A team of genetic researchers during a recent study concluded that evolutionary forces drive a glaring gender imbalance in the occurrence of many health conditions, including autism.
The human genome has evolved to favour the inheritance of very different characteristics in males and females, which in turn makes men more vulnerable to a host of physical and mental health conditions, say the researchers responsible for a new paper published in the Journal of Molecular Evolution.
Their analysis shows that while there are certain conditions that occur only in women (cervical cancer and ovarian cancer, for example), or much more frequently in women (such as multiple sclerosis), men are more prone to medical conditions overall and, as a result, on average die sooner than women.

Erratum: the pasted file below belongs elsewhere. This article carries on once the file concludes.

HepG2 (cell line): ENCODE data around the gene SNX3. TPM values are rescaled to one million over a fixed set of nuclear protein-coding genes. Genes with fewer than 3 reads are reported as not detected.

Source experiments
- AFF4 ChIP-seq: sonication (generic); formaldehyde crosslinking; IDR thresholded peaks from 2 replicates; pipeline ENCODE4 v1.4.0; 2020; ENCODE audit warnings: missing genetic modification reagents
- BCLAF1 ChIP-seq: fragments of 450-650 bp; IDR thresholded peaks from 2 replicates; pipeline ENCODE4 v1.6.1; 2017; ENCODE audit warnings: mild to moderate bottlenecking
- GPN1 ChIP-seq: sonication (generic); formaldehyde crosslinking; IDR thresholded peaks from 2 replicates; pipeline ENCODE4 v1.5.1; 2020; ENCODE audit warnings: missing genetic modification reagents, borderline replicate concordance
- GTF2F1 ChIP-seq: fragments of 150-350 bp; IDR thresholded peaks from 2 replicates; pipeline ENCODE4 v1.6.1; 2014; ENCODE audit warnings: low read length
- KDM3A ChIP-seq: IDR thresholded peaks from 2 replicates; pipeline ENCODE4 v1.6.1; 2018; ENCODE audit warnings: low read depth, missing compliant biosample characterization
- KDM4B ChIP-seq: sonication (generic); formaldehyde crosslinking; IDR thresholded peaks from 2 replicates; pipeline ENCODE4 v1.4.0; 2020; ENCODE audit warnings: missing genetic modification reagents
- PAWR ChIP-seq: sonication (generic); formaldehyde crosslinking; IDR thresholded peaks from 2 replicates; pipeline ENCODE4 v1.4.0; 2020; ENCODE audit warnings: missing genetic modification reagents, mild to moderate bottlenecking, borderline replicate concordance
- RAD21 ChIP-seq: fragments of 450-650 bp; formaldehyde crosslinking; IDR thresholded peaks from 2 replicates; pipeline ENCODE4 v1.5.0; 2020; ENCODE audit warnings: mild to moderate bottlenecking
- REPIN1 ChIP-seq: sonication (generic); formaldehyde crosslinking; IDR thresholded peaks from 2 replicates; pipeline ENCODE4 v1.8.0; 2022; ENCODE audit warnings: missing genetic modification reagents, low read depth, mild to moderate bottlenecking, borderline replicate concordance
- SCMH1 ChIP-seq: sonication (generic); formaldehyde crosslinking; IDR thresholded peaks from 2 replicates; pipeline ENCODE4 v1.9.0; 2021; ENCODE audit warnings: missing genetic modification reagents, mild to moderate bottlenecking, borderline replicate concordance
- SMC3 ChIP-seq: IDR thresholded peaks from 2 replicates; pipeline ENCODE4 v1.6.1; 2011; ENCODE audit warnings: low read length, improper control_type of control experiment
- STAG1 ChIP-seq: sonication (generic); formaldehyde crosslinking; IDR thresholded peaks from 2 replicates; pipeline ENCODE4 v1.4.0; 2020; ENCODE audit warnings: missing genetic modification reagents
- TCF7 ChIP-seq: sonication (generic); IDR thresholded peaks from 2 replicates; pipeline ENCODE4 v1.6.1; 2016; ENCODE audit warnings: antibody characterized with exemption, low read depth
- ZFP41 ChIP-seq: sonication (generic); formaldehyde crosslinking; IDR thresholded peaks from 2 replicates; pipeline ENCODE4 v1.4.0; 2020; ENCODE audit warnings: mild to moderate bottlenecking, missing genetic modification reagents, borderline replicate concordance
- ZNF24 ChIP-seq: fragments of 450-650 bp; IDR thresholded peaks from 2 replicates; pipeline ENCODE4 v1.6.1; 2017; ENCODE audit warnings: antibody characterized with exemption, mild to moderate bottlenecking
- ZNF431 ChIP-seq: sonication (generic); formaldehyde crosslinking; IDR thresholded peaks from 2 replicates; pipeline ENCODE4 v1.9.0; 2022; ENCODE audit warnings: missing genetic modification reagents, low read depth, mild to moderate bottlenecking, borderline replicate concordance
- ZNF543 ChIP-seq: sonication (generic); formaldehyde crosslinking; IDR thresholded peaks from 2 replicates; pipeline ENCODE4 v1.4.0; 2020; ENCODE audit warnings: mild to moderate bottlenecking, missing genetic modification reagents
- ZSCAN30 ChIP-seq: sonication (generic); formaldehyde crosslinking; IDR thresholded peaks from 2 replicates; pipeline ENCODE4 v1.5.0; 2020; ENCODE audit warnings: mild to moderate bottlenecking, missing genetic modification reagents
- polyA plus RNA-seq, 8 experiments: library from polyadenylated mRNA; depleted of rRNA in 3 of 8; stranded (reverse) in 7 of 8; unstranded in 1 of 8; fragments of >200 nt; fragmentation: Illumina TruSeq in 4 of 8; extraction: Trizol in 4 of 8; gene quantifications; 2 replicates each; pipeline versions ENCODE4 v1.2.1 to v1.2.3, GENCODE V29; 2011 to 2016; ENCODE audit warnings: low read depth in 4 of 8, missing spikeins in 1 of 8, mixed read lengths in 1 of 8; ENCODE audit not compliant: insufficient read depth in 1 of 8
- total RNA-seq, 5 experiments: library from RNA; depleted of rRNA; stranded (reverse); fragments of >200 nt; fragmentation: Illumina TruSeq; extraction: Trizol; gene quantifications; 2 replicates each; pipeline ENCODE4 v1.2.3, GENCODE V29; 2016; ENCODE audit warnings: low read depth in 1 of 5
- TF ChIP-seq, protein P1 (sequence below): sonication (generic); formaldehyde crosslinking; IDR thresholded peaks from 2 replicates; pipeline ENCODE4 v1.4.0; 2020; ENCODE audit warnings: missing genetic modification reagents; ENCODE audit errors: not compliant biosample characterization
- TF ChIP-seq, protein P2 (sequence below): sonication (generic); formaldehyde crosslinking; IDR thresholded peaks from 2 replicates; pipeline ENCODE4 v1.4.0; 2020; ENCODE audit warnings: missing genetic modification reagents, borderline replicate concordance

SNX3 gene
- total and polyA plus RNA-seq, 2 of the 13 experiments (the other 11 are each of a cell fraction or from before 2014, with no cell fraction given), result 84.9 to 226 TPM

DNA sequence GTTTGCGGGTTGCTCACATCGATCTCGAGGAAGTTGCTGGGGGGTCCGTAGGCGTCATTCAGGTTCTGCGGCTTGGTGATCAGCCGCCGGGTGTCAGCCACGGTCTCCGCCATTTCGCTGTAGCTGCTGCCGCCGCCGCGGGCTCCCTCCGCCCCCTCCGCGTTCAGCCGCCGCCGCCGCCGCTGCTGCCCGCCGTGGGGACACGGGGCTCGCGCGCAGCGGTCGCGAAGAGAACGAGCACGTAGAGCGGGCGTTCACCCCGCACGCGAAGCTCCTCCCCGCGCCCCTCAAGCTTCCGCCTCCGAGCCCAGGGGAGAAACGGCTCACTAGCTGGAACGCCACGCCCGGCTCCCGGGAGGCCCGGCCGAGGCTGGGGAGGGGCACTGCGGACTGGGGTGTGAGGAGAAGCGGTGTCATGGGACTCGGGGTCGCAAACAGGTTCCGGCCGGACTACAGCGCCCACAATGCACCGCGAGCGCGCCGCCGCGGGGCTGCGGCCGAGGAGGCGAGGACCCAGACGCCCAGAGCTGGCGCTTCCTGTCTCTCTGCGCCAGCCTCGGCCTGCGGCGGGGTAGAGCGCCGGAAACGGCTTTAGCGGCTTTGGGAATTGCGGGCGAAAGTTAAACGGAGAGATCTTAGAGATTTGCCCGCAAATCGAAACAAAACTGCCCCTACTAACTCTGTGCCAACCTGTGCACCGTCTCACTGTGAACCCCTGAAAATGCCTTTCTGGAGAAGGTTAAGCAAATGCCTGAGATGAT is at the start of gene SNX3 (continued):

“Our cells have memories and they carry the accumulation of all the changes our ancestors have experienced over millions of years,” says Rama Singh, a McMaster biology professor who wrote the paper with his son, Karun Singh, an associate professor of neuropathology at the University of Toronto, and Shiva Singh (no relation), a biology professor at Western University.
The researchers looked at autism as an illustration of the general tendency for men to develop medical conditions more often than women. Though women and men inherit the same genetic blueprints from their parents, the way those blueprints are expressed is very different, depending on sex.
“If women and men were any more different, they would be different species,” jokes Rama Singh, the paper’s corresponding author.
The researchers’ work is part of